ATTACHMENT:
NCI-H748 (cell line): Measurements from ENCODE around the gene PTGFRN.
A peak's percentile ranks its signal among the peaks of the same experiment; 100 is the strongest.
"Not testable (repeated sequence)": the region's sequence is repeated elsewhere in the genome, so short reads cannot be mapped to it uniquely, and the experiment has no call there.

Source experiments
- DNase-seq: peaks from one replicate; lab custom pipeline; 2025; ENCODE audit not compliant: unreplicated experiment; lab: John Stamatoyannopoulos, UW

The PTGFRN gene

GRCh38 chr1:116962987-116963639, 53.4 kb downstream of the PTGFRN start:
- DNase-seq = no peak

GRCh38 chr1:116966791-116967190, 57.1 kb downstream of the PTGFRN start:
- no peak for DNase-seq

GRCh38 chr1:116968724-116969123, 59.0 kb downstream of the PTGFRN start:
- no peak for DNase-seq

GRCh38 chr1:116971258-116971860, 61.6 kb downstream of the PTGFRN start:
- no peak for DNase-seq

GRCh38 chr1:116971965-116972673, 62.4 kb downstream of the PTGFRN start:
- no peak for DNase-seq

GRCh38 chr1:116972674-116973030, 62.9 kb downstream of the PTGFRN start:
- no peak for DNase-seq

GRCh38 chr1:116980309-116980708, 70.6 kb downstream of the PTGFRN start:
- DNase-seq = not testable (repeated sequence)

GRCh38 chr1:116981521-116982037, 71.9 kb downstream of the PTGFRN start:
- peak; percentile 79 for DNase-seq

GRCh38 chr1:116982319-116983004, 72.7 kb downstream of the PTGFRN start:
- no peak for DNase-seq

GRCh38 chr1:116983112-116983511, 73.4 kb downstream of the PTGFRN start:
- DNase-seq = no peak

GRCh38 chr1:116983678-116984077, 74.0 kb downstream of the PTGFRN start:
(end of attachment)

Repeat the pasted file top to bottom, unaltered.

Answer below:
NCI-H748 (cell line): Measurements from ENCODE around the gene PTGFRN.
A peak's percentile ranks its signal among the peaks of the same experiment; 100 is the strongest.
"Not testable (repeated sequence)": the region's sequence is repeated elsewhere in the genome, so short reads cannot be mapped to it uniquely, and the experiment has no call there.

Source experiments
- DNase-seq: peaks from one replicate; lab custom pipeline; 2025; ENCODE audit not compliant: unreplicated experiment; lab: John Stamatoyannopoulos, UW

The PTGFRN gene

GRCh38 chr1:116962987-116963639, 53.4 kb downstream of the PTGFRN start:
- DNase-seq = no peak

GRCh38 chr1:116966791-116967190, 57.1 kb downstream of the PTGFRN start:
- no peak for DNase-seq

GRCh38 chr1:116968724-116969123, 59.0 kb downstream of the PTGFRN start:
- no peak for DNase-seq

GRCh38 chr1:116971258-116971860, 61.6 kb downstream of the PTGFRN start:
- no peak for DNase-seq

GRCh38 chr1:116971965-116972673, 62.4 kb downstream of the PTGFRN start:
- no peak for DNase-seq

GRCh38 chr1:116972674-116973030, 62.9 kb downstream of the PTGFRN start:
- no peak for DNase-seq

GRCh38 chr1:116980309-116980708, 70.6 kb downstream of the PTGFRN start:
- DNase-seq = not testable (repeated sequence)

GRCh38 chr1:116981521-116982037, 71.9 kb downstream of the PTGFRN start:
- peak; percentile 79 for DNase-seq

GRCh38 chr1:116982319-116983004, 72.7 kb downstream of the PTGFRN start:
- no peak for DNase-seq

GRCh38 chr1:116983112-116983511, 73.4 kb downstream of the PTGFRN start:
- DNase-seq = no peak

GRCh38 chr1:116983678-116984077, 74.0 kb downstream of the PTGFRN start: